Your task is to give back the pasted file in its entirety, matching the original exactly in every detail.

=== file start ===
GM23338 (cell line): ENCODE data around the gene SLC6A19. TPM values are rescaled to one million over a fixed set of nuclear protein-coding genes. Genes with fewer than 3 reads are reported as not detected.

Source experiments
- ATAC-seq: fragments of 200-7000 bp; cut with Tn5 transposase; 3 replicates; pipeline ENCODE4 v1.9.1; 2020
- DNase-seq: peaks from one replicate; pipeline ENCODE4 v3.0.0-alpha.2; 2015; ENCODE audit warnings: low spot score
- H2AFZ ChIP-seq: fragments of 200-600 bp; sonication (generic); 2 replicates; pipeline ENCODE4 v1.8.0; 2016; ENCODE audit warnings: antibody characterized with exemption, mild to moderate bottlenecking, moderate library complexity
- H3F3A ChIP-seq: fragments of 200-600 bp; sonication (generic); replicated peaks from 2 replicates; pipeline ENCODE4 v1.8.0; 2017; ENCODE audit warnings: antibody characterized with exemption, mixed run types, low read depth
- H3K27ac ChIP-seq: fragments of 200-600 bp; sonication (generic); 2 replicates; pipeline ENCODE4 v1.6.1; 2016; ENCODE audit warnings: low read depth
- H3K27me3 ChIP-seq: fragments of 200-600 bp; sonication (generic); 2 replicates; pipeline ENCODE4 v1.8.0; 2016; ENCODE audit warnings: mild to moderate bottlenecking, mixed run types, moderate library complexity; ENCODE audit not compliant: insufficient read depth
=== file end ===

GM23338 (cell line): ENCODE data around the gene SLC6A19. TPM values are rescaled to one million over a fixed set of nuclear protein-coding genes. Genes with fewer than 3 reads are reported as not detected.

Source experiments
- ATAC-seq: fragments of 200-7000 bp; cut with Tn5 transposase; 3 replicates; pipeline ENCODE4 v1.9.1; 2020
- DNase-seq: peaks from one replicate; pipeline ENCODE4 v3.0.0-alpha.2; 2015; ENCODE audit warnings: low spot score
- H2AFZ ChIP-seq: fragments of 200-600 bp; sonication (generic); 2 replicates; pipeline ENCODE4 v1.8.0; 2016; ENCODE audit warnings: antibody characterized with exemption, mild to moderate bottlenecking, moderate library complexity
- H3F3A ChIP-seq: fragments of 200-600 bp; sonication (generic); replicated peaks from 2 replicates; pipeline ENCODE4 v1.8.0; 2017; ENCODE audit warnings: antibody characterized with exemption, mixed run types, low read depth
- H3K27ac ChIP-seq: fragments of 200-600 bp; sonication (generic); 2 replicates; pipeline ENCODE4 v1.6.1; 2016; ENCODE audit warnings: low read depth
- H3K27me3 ChIP-seq: fragments of 200-600 bp; sonication (generic); 2 replicates; pipeline ENCODE4 v1.8.0; 2016; ENCODE audit warnings: mild to moderate bottlenecking, mixed run types, moderate library complexity; ENCODE audit not compliant: insufficient read depth